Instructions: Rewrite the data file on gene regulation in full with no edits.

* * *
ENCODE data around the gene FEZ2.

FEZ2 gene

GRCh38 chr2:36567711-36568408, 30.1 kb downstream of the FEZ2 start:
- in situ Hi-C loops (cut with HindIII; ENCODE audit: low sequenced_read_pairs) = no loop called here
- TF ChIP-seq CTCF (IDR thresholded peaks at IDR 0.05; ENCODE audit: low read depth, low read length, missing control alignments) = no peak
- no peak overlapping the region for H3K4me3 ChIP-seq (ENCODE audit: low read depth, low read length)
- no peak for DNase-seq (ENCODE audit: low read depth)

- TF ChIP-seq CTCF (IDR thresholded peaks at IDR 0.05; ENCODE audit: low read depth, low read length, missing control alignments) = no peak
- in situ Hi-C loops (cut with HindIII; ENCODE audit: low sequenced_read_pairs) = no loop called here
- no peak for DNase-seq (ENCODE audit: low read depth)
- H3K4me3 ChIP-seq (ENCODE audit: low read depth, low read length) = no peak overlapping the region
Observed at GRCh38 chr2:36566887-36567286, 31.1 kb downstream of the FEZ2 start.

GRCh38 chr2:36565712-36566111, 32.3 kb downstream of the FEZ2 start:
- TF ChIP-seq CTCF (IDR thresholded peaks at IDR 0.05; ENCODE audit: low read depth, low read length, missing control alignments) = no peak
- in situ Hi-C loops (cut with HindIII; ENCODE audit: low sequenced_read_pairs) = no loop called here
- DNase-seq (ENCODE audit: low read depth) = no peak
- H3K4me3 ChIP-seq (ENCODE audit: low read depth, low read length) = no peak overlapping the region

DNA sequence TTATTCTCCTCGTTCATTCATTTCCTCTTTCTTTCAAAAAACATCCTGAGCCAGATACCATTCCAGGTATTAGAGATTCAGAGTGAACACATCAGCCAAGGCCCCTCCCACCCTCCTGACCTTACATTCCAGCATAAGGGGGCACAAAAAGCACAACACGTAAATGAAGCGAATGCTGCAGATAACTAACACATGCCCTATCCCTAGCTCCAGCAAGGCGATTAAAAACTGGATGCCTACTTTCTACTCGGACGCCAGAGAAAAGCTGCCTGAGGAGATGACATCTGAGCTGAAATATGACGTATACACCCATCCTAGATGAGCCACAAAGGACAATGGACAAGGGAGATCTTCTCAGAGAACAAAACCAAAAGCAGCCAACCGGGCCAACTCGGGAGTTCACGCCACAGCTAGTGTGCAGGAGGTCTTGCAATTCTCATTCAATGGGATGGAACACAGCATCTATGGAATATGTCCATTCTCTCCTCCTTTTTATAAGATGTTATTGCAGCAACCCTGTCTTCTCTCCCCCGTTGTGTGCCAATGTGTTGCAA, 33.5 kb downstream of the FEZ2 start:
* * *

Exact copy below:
ENCODE data around the gene FEZ2.

FEZ2 gene

GRCh38 chr2:36567711-36568408, 30.1 kb downstream of the FEZ2 start:
- in situ Hi-C loops (cut with HindIII; ENCODE audit: low sequenced_read_pairs) = no loop called here
- TF ChIP-seq CTCF (IDR thresholded peaks at IDR 0.05; ENCODE audit: low read depth, low read length, missing control alignments) = no peak
- no peak overlapping the region for H3K4me3 ChIP-seq (ENCODE audit: low read depth, low read length)
- no peak for DNase-seq (ENCODE audit: low read depth)

- TF ChIP-seq CTCF (IDR thresholded peaks at IDR 0.05; ENCODE audit: low read depth, low read length, missing control alignments) = no peak
- in situ Hi-C loops (cut with HindIII; ENCODE audit: low sequenced_read_pairs) = no loop called here
- no peak for DNase-seq (ENCODE audit: low read depth)
- H3K4me3 ChIP-seq (ENCODE audit: low read depth, low read length) = no peak overlapping the region
Observed at GRCh38 chr2:36566887-36567286, 31.1 kb downstream of the FEZ2 start.

GRCh38 chr2:36565712-36566111, 32.3 kb downstream of the FEZ2 start:
- TF ChIP-seq CTCF (IDR thresholded peaks at IDR 0.05; ENCODE audit: low read depth, low read length, missing control alignments) = no peak
- in situ Hi-C loops (cut with HindIII; ENCODE audit: low sequenced_read_pairs) = no loop called here
- DNase-seq (ENCODE audit: low read depth) = no peak
- H3K4me3 ChIP-seq (ENCODE audit: low read depth, low read length) = no peak overlapping the region

DNA sequence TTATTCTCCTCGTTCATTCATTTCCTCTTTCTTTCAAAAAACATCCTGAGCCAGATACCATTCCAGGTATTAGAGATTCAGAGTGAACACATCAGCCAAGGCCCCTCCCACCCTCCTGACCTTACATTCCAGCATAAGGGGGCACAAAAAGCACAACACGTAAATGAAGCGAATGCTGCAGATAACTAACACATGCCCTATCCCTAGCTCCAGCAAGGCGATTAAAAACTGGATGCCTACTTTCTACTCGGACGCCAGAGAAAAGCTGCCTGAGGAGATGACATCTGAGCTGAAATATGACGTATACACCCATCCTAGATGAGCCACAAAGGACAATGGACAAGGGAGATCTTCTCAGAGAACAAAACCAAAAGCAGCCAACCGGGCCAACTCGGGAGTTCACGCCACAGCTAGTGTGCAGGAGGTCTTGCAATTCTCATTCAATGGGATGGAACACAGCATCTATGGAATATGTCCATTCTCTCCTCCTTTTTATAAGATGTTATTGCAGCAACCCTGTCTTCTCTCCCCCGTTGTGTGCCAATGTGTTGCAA, 33.5 kb downstream of the FEZ2 start: